Case Study - Crossrail
Delivering optimum results for ATC on Crossrail
With more than 50 years’ experience in surveying and measuring, Plowman Craven is well used to coming up with innovative solutions to complex problems. 2015/2016 has seen the company continue that tradition of pushing boundaries with the implementation of one of its most technologically ground-breaking initiatives ever.
Working with the ATC Joint Venture (Alstom, TSO, Costain) on the Crossrail project, we created an industry-first solution that significantly helped to improve the working practices and productivity on an integral part of Europe’s largest infrastructure development.
ATC – Installing railway systems for Crossrail
Crossrail is delivering a new railway for London and the South East, building 42km of tunnels, 10 new stations and improving 30 more. The finished railway, which will be named the Elizabeth line when it opens in central London in 2018, will be a fully accessible route of 40 stations from Reading and Heathrow in the west to Shenfield and Abbey Wood in the east. The new service will add 10% to central London’s rail capacity, reduce journey times and increase choice.
This £15 billion project is a feat of engineering, with the 6.2 metre-wide tunnels created from a series of concrete rings. Each one of the 26,250 rings consists of eight segments, making a total of 210,000 individual pieces.
The ATC joint venture is tasked with helping fit out the tunnels with the necessary infrastructure and systems required to turn the tunnel into an operational railway. This includes drilling around more than 250,000 holes to enable the installation of an emergency escape walkway, a cable management system, overhead power lines and all necessary signalling and lighting.
In a world-first, the holes are being drilled by an automated drilling machine (comprising two machine components) developed by Swiss company, Rowa.
budget for the project
The project is a feat of engineering, delivering a new railway for London and the South East, building 42km of tunnels, 10 new stations and improving 30 more.
Created from a series of concrete rings. Each one of the 26,250 rings consists of eight segments, making a total of 210,000 individual pieces.
This includes drilling around more than 250,000 holes to enable the installation of an emergency escape walkway, cable management system, overhead power lines etc.
Scanning and surveying companies were invited to tender for the job, but because the drilling machine was new and no existing spatial data solution was in place, the challenges were myriad. With 42km of tunnels and 840,000 points to model, it was abundantly clear that deriving each segment corner position from the point cloud would be an incredibly complex and time-consuming process. There had to be a better way of doing it - we just needed to find it.Tom Wren, Rail Team Operations Manager - Plowman Craven
Plowman Craven’s Rail team came up with a unique solution to speed up the CAD processes and enable these unique drilling machines to be deployed.
In its simplest terms, the 3D point-cloud was transformed and unwrapped into a 2D surface, enabling the CAD drafting to be undertaken much more quickly before being re-wrapped back into the original 3D coordinate system.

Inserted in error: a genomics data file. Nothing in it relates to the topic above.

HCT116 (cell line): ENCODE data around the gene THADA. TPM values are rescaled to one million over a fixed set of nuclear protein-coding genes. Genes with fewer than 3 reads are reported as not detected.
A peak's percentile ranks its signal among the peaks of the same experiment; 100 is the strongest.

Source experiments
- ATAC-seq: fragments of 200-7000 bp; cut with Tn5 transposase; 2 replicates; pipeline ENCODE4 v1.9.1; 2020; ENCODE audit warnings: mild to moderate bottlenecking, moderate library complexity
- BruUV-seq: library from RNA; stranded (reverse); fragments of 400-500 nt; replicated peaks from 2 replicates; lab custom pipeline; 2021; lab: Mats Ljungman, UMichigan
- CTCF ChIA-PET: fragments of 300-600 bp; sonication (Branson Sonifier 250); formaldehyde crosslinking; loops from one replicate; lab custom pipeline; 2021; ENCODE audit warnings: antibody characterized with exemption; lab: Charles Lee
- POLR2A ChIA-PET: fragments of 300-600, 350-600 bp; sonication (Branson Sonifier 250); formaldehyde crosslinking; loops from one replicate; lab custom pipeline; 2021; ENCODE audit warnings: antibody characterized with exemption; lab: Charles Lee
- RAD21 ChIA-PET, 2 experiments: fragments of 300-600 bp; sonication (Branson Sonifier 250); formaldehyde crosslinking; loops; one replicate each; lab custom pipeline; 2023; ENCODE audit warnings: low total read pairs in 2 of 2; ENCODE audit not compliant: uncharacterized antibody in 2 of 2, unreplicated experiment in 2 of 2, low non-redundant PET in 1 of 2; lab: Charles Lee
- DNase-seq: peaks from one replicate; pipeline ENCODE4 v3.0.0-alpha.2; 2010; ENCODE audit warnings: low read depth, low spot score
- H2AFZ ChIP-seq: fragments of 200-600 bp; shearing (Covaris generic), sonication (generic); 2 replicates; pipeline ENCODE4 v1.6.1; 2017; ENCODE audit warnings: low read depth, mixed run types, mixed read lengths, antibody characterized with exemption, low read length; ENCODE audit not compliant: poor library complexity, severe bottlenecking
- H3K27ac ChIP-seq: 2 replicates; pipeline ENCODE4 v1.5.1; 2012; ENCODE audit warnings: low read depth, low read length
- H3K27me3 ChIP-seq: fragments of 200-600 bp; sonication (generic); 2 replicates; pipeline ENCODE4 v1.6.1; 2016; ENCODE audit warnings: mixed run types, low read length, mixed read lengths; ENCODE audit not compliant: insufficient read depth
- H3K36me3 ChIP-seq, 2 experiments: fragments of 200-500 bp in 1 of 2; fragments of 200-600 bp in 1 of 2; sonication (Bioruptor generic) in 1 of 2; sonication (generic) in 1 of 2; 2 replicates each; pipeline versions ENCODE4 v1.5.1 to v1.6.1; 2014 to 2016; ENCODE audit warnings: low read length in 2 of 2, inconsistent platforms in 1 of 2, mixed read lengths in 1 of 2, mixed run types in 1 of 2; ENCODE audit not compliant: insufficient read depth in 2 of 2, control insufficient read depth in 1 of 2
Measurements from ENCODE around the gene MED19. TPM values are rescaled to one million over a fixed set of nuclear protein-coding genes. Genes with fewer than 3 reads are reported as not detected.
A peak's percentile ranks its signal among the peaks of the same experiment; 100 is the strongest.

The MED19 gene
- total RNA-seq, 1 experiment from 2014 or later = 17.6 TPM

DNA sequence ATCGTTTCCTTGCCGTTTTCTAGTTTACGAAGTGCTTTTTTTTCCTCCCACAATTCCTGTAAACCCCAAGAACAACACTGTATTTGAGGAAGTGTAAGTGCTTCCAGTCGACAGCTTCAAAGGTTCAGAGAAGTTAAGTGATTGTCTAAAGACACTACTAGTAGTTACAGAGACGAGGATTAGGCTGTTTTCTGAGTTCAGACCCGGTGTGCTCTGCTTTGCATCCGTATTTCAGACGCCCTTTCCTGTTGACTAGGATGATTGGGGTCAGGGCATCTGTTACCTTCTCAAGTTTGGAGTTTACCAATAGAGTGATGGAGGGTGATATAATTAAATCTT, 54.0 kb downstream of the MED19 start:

That was the theory, but in order to make it work in practice, Plowman Craven worked with Atlas Computers to add a number of bespoke routines to their Survey Control Centre software that would enable a more efficient method of rapidly producing the wireframe and coordinate schedule.
With such dedicated and specific expertise, the process was perfected to ensure optimum results – and after weeks of rigorous testing, we were satisfied that this highly complex new process was robust enough to tender.
Once the contract was awarded, work started immediately in summer 2015 and the results were better than anticipated. From the outset more than 500m was being covered every day – a 50% improvement on previous techniques. But it’s not just about the numbers….the human impact has been considerable.
Traditionally, the point cloud data would be used to physically mark the position of every hole in the tunnel lining before it is then manually drilled. Thanks to the automated drilling machines, facilitated by the new processes, workers are no longer in physical contact with the drilling tools.
From the outset more than 500m was being covered every day – a 50% improvement on previous techniques
As such there’s none of the risk associated with vibration through the arms and hands, there’s no danger from working at height and with a highly advanced dust suppression system, the risk of inhalation for staff working in the tunnel has been reduced by 99%.
ATC’s decision to commission two drilling machines for the mechanical, electrical and power fit out was substantially founded upon a conviction that surveying could be efficiently used to map out the tunnels and establish the guidance required. The subsequent collaboration with Plowman Craven is delivering these requirements and has established best practices for the efficient scanning and modelling of bored tunnels for the purposes of drilling.
Of particular note has been the development of a new process that unwraps and projects the 3D tunnel into 2D CAD and allows simple and rapid extraction of the segment positions. Drilling is now being undertaken at record rates with unprecedented levels of quality control thanks to the success of the drilling machine project.
Plowman Craven’s contribution to this success has been significant.Jim Douglas, Chief Surveyor - ATC
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Plowman Craven has more than 50 years’ experience, we provide integrated measurement and consultancy services.